Determining the Right College Fit

When constructing your college list or making a final decision about where you’re going to college, the idea of “fit” is complex. You have to shed your ingrained way of shopping for “fit” and understand that there are many important, intangible and often unseen variables that must be considered beyond how a college campus looks and feels at a glance.    

You’ve probably heard of these common factors to consider:
  • Location of the college
  • Size of the college
  • Cost of the college
  • Whether the college has your major
While these things are important, all students need to be better consumers, which means thinking about a host of other factors that you may not have given enough consideration or are even familiar with. Why?  

According to the report Help Wanted from Georgetown University’s Center on Education and the Workforce (2010), by 2018 the US will need at least 4.7 million new workers with postsecondary certificates. In addition, the upper class “favors workers with some college or better.”  Ultimately, we know that some college is better than no college, but a college degree and a graduate degree will position you for more options and advancement in our new global economy.  

This means that when you are constructing your college list or trying to decide which college to attend, your ability to complete college is something you need to strongly consider.  And that will mean looking beyond the obvious because completing college becomes easier when you are in an environment that is invested in its students and suited to fit your needs.  What is the college doing to help students stay on track and graduate?  For example, you’ll want to ask the about the following:
  1. The retention and graduation rates for your demographic:  The overall retention and graduation rates that a college reports won’t tell you enough. You need to know the retention and graduation rates for students like you.  If you’re a black female, then you should ask about the retention and graduation rates for black females. If the college can’t tell you, then that’s a red flag because that’s information they should have at their fingertips.  This information can be found on the government’s College Navigator site and on Education Trust’s College Results Online.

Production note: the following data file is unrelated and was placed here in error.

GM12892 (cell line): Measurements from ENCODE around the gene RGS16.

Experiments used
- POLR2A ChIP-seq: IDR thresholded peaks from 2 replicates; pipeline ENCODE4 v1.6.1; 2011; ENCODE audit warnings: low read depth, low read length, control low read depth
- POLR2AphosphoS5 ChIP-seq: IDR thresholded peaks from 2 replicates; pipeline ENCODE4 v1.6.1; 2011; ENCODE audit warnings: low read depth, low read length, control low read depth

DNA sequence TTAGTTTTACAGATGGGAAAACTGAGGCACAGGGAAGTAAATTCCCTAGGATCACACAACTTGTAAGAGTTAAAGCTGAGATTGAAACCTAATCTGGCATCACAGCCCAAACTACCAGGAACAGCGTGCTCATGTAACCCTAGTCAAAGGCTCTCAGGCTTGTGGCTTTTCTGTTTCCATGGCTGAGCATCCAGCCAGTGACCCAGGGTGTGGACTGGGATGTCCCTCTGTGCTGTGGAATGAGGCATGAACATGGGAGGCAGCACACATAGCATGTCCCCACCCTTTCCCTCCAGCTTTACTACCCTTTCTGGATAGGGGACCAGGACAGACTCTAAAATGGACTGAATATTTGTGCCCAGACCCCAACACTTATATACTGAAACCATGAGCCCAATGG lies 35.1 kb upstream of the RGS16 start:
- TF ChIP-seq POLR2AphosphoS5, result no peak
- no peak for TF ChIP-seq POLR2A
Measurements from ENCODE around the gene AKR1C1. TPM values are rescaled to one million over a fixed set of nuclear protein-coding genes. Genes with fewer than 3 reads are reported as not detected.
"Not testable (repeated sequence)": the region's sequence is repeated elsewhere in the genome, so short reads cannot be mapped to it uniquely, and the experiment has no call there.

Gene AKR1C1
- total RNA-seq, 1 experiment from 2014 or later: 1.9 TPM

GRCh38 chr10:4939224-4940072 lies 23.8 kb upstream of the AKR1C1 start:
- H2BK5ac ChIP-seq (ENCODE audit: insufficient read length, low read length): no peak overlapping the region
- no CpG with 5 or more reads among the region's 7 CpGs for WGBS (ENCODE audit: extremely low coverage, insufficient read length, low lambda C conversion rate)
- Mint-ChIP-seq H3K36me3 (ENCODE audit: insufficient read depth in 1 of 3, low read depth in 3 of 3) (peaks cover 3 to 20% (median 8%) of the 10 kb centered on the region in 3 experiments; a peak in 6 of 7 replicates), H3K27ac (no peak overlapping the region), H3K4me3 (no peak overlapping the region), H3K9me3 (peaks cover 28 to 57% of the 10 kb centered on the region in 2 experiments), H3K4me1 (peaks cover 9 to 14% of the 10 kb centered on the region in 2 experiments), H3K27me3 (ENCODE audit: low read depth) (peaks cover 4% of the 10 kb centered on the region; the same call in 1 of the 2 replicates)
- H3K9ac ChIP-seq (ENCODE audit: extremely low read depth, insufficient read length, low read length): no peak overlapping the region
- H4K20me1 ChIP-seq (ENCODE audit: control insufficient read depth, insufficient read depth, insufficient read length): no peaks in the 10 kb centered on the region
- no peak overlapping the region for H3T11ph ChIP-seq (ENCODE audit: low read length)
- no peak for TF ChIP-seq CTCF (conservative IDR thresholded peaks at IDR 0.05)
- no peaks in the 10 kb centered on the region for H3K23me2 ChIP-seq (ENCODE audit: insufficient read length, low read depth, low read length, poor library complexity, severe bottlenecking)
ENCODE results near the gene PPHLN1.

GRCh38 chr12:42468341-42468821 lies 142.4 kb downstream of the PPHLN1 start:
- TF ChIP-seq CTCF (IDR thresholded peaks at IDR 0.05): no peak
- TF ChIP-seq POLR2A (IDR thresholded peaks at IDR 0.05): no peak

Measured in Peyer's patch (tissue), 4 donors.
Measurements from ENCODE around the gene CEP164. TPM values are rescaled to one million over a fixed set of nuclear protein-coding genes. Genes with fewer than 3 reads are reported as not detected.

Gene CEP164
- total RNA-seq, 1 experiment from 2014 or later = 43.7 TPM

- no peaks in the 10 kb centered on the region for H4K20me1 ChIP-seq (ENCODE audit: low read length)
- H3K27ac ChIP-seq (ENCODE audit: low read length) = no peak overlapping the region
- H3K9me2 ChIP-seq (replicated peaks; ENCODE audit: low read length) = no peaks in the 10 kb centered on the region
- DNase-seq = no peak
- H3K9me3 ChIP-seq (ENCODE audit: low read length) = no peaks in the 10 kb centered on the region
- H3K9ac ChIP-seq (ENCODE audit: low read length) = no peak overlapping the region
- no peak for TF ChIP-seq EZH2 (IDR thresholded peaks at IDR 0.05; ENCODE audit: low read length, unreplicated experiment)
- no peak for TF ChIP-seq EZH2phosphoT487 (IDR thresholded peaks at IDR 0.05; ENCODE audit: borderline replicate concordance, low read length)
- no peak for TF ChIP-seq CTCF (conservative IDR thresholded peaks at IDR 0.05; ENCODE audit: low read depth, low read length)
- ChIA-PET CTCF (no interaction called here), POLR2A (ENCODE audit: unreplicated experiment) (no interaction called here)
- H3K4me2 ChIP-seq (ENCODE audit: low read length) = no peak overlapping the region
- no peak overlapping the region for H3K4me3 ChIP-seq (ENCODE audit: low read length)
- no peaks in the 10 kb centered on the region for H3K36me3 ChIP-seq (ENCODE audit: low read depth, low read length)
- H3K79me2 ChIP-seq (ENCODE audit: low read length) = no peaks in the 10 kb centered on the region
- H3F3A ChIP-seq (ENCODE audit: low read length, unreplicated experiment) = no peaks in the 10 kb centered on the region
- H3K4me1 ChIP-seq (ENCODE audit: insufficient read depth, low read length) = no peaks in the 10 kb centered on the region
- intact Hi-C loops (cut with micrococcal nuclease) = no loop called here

2. The employment rates for graduates like you:  If you think that you are going to be a psychology major, then you might want to ask about what happens to students who graduate with a psychology degree. The government’s new gainful employment regulations  are a step towards ensuring that colleges are being up front about the employability of their graduates.
  3. Career services available to you: Typically students don’t think about using the college’s career services until they are about to graduate and enter the world of work. All students should ask about the quality of the services the college offers and how they engage students. If the extent of their services are drop-in appointments, then that might suggest that the college isn’t terribly invested in helping their students find a job after graduation.    
Other Factors That Every Student Needs to Consider and Why
  1. Average debt upon graduation—You need to plan accordingly so getting a handle on how well students are funded, on average, is important information.
  2. Safety—What kinds of safety measures/systems does the college have in place?  How seriously do they take student safety? By the way, if you want to know what types of crimes are committed on the campus, you can also find that on the government’s College Navigator site.  
  3. Internship opportunities—Relevant experience in your field of interest is important, especially when you’re trying to get a job. Find out what types of internship opportunities are available to you and how the process works.
  4. Academic services—Even if you don’t think you’re going to need it, how the college provides support and the sophistication of the services will tell you something about how much they care about their students and want them to succeed.   
  5. Retention efforts/student advising—Colleges may be shocked when you ask about their “retention efforts”, but this experience is about your future well-being, and you’re not going to invest thousands of dollars if they can’t tell you what they are doing to get you through college.  
  6. Most popular student events—It can be difficult to determine the climate of a college’s campus, but the most popular student events will give you a glimpse into it. Is it Earth Day? Homecoming? A big college football game?    
There are so many questions to ask, but these are some of the ones that all students should ask. Ask these, and you’re sure to develop others. Whether you’re trying to decide if the college should make it onto your list or you’re deciding upon the college that you are going to attend, it is important to remember that it’s more than a feeling.


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